The first G20 farm meet in Paris pushed countries such as India, which hold sufficient grain reserves, to lift ban on food export and reveal domestic food data about production and stocks held. India, however, considers such information sensitive and is reluctant to share.
The agriculture ministers of 20 big economies - including India's Sharad Pawar - met on Wednesday and Thursday amid two global warnings last week, one by the UN, which suggested global food imbalances were quietly working up a disaster.
"Our priority will always be to ensure domestic food security first," agriculture secretary PK Basu had told HT before leaving for the G20 meet.
US agriculture secretary Tom Vilsack has hinted that positions of countries like Russia and India at the Paris meet could affect their leveraging power at future World Trade Organisation talks.
Rising food prices and decimated output because of extreme weather have forced several big growers to limited exports. Global food prices have risen 37% in a year due to restricted supplies, pushing 44 million more people into poverty since June 2010, according to a World Bank report.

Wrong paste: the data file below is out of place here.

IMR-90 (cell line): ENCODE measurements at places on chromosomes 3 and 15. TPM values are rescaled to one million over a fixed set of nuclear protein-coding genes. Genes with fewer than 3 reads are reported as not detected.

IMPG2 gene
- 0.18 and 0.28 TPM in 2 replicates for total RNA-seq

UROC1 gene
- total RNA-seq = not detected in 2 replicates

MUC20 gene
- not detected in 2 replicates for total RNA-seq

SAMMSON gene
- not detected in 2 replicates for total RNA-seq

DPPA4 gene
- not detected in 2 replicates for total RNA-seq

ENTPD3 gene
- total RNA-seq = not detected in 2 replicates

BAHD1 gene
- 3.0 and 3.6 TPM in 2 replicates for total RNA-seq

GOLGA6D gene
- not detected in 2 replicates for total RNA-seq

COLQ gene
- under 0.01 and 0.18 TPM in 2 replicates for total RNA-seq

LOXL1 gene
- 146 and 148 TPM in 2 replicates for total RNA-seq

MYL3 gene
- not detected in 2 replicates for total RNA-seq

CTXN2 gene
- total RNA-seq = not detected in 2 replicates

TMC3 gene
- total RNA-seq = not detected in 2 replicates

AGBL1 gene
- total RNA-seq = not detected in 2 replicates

India, the world's second-largest wheat and rice grower, has not lifted a ban on wheat exports since 2007 and on rice since 2008 to shore up local supplies. Russia and Ukraine curbed wheat exports after a drought shrank farm output.
The US wants "better knowledge" of food stocks of countries and lifting of food-export ban to stabilise food prices. France, which holds the G-20 presidency, wants a central bank of sensitive data on crops and international market regulations.
"A lack of transparency in global physical agricultural markets is adding to price swings," French president Nicholas Sarkozy has said.
India, even China, have balked at the idea of committing to lift export bans. "Despite a ban, we do allow humanitarian exports to some countries like Afghanistan and Bangladesh," a farm ministry official said.